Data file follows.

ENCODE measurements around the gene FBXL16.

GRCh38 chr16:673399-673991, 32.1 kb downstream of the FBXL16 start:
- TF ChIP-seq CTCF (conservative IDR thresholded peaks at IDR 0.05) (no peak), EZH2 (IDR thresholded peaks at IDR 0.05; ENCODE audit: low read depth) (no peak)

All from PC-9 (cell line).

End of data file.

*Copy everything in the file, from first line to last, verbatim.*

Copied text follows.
ENCODE measurements around the gene FBXL16.

GRCh38 chr16:673399-673991, 32.1 kb downstream of the FBXL16 start:
- TF ChIP-seq CTCF (conservative IDR thresholded peaks at IDR 0.05) (no peak), EZH2 (IDR thresholded peaks at IDR 0.05; ENCODE audit: low read depth) (no peak)

All from PC-9 (cell line).